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Old 08-29-2012, 05:33 PM   #1
adamjackson
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I went on a trip so started dry hopping 6 days ago. I am coming home but now, am being sent somewhere else so I won't be able to transfer my IIPA to keg until the 10th of September. That's a full 18-20 days.

Is this really bad? I know the hops drop eventually and maybe my beer will be more clear but I'd hate to get any other ill effects i know the one thing that comes to mind is that my beer will be less hoppy sooner so I should enjoy within the next couple of months. but, other than that, will that extended dry hopping really mess things up?

Should I have my friend throw the carboy in my beer fridge to drop the beer down to 40 Degrees F? That should help maintain some freshness even if I can't transfer it for anotehr 2 weeks.

Oh and it's completely pitch dark where i'm fermenting and maintains 60 Degrees F constant temp via an AC in the closet blowing out cold air constantly. So it's already pretty stable. FG is expected to be around 10% so maybe time will help this beer?


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Old 08-29-2012, 05:42 PM   #2
sweetcell
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the main negative effect that i've heard of, with regards to extended dry-hopping, is that the beer can take on a grassy flavor as the vegetable matter in the hops starts to break down. folks say that a week is a good limit on dry-hopping.

throwing it in the fridge is probably a good idea - do it if you can.


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Old 08-29-2012, 05:56 PM   #3
DPBISME
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I asked one of the local brewer here about "Dry Hopping" and how long to leave them.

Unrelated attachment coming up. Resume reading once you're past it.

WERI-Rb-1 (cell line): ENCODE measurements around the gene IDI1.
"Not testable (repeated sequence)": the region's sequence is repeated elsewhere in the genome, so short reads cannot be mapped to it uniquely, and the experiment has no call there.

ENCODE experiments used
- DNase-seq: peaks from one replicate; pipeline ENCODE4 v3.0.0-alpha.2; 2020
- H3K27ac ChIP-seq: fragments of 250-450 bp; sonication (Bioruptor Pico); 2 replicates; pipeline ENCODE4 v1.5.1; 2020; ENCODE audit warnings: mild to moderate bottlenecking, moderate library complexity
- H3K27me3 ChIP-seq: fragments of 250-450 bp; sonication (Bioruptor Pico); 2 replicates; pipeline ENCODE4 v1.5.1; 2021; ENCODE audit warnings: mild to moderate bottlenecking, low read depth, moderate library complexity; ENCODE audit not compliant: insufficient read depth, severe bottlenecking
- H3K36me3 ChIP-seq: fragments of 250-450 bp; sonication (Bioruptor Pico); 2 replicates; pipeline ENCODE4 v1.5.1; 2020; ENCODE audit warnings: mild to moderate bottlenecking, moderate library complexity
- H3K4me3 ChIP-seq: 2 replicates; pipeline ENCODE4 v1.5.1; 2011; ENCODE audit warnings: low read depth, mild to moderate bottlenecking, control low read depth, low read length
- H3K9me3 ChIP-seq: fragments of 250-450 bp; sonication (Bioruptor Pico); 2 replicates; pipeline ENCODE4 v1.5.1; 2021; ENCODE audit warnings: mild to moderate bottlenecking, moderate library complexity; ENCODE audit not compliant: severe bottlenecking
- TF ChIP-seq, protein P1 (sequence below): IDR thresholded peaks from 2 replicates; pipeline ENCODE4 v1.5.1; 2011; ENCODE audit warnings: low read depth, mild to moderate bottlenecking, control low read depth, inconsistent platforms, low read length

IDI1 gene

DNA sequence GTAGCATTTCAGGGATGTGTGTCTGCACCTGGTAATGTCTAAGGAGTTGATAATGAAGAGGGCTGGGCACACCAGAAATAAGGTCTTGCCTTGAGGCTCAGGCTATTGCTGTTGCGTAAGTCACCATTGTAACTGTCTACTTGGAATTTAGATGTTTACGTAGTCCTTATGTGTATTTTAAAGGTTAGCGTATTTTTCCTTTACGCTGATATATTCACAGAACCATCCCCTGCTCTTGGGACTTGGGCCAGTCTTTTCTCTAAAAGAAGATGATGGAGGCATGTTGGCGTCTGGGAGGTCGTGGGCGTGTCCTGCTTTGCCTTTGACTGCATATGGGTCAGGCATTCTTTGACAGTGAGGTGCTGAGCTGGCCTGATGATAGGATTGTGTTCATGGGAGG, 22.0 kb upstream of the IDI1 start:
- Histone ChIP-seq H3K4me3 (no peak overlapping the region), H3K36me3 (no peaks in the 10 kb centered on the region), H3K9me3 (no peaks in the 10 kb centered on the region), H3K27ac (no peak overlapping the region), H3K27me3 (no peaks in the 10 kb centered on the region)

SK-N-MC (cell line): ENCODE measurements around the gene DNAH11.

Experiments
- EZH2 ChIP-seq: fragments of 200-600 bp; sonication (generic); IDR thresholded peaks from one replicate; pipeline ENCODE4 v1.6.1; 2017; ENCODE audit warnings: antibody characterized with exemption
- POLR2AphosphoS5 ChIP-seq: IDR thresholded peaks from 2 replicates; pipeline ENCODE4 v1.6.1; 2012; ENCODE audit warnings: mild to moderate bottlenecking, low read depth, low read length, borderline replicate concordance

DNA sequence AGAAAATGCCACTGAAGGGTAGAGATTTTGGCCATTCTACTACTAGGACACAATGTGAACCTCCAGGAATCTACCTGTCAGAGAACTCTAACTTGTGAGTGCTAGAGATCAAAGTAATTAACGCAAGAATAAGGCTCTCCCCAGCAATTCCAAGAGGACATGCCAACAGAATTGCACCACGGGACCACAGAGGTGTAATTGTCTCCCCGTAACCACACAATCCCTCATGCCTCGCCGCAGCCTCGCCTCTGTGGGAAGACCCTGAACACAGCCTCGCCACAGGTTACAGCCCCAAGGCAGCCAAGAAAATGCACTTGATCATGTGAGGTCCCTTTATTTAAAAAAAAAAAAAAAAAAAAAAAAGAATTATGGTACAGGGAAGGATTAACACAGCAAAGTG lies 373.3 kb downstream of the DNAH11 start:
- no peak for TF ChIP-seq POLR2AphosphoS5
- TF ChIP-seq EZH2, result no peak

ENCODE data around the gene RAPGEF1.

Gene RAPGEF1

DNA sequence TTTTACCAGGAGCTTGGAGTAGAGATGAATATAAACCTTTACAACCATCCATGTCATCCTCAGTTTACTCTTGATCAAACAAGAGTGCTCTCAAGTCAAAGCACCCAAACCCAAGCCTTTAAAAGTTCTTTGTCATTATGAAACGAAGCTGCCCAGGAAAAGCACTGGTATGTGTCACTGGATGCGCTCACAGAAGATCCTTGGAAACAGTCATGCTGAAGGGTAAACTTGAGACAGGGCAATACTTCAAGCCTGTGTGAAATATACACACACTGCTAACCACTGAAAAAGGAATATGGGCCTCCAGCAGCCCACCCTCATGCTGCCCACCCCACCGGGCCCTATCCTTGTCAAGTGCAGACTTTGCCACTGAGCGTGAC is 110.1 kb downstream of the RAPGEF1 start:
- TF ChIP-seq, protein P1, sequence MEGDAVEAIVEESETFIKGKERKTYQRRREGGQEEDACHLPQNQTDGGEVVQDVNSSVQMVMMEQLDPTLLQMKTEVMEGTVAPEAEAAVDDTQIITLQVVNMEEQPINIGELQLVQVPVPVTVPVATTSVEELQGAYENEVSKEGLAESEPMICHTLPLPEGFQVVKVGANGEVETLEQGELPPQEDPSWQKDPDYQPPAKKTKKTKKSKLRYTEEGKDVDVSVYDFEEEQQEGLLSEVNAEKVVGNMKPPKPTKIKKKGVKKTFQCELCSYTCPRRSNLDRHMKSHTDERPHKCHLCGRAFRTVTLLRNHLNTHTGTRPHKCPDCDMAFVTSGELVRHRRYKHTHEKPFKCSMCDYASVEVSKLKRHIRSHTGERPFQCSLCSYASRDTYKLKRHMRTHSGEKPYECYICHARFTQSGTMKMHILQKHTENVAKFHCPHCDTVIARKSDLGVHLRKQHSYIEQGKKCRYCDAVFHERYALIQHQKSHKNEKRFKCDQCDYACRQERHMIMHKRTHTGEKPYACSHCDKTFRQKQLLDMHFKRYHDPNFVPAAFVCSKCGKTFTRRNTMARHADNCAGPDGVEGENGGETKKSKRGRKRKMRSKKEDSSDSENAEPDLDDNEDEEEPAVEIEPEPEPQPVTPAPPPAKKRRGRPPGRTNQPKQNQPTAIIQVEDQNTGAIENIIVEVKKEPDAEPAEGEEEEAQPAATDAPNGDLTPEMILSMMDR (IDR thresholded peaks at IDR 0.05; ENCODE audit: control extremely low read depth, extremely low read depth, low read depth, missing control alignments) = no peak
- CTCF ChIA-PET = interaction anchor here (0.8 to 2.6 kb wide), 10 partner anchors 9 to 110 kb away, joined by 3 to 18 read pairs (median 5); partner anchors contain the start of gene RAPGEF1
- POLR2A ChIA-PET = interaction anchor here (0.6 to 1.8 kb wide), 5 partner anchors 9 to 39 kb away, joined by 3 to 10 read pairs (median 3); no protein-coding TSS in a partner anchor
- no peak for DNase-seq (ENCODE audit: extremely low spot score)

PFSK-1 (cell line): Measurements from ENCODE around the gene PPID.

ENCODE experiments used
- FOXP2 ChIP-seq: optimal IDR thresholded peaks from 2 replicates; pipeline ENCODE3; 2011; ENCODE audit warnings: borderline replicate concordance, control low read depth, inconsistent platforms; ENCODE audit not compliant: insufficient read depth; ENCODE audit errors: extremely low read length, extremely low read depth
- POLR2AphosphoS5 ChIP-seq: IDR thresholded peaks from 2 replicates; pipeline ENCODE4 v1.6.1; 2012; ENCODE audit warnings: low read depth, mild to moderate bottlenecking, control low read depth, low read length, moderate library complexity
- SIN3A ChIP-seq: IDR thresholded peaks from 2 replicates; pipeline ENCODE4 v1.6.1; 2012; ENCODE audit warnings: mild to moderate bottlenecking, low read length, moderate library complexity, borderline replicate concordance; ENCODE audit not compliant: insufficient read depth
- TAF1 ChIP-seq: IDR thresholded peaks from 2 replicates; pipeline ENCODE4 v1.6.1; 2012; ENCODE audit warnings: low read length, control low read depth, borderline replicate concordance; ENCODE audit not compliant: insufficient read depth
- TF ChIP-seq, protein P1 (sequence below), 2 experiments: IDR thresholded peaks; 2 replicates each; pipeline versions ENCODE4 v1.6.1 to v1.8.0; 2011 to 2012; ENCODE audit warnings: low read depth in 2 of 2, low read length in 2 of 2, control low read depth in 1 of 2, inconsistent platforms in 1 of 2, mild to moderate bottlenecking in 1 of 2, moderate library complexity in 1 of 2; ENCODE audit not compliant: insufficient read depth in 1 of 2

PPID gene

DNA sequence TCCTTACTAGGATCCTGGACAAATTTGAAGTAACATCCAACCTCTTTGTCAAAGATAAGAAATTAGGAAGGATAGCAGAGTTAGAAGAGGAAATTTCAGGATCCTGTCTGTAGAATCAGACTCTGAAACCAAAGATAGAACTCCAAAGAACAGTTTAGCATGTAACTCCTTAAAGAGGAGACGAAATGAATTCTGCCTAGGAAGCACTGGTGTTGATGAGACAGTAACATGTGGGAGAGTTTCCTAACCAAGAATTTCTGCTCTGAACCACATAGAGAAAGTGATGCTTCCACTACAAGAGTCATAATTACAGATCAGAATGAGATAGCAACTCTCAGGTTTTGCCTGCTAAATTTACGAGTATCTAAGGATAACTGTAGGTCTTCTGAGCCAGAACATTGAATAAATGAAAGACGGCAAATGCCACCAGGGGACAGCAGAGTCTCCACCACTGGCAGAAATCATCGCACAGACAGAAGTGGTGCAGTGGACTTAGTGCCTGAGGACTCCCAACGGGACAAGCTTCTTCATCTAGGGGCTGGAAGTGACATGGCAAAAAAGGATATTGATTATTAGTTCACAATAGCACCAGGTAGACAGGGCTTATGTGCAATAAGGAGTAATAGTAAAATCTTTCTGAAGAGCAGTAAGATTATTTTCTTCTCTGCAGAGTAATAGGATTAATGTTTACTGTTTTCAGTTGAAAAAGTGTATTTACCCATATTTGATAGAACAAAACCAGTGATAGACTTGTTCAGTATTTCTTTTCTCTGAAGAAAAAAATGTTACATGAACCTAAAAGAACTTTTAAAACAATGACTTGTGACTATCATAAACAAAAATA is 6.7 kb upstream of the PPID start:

He three (3) days or more than Twenty-One (21)? I did not understand...

So he clarified... After three days much of the oils have come out and you will not see much of a difference unless you leave them longer than 21....

Now I have not tested this but he does do this for a living...

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Old 08-29-2012, 06:16 PM   #4
terrapinj
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the grassyness is also dependent on the particular hops

but you can dry hop much longer at cold temps without extracting those off flavors

have them put it in the fridge for you

 
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Old 08-29-2012, 06:18 PM   #5
adamjackson
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Thanks. Fridge it is! yeah, I know the rule about IPAs staying fresher when kept cooler. Breweries do it and so do friends that are homebrewers. Colder = longer life for hoppy beers so I figured i would do that..will have to tell my friend to take it easy with that 6.5 gallon carboy. don't want to break it.
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Old 08-29-2012, 06:22 PM   #6
DarthMalt
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A couple of my IPA's developed a grassiness after only 7 - 10 days @ 63 - 68 degrees. I cut back my drop hop time to 5 days and I'm happier with the results. I've never gone longer than 10 days...

 
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Old 08-29-2012, 06:40 PM   #7
adamjackson
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This is an all galaxy beer except for dry hopping. It's also 10.5% so it's going to be a big beer which means more hops. It's my first BIG IPA so no idea how it'll come out. Don't want to ruin that by getting grassiness due to my schedule sucking this month.
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Old 08-29-2012, 06:49 PM   #8
TyTanium
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Grassiness seems like a bogeyman to me. I've dry-hopped at a variety of temps for varying amounts of time and have never gotten anything remotely grassy. People dry-hop in the keg for extended periods without issue. I think you're good to go.

 
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Old 08-29-2012, 06:52 PM   #9
Sea_of_Shells
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I figured I'd chime in here instead of starting another dry-hopping thread.

Our first brew has been in primary for 11 days. Is it too late to dry hop? Moreover, can we just toss the hops directly into the fermentation bucket?

 
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Old 08-29-2012, 06:52 PM   #10
TyTanium
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Never too late to dry hop. Toss 'em right in.



 
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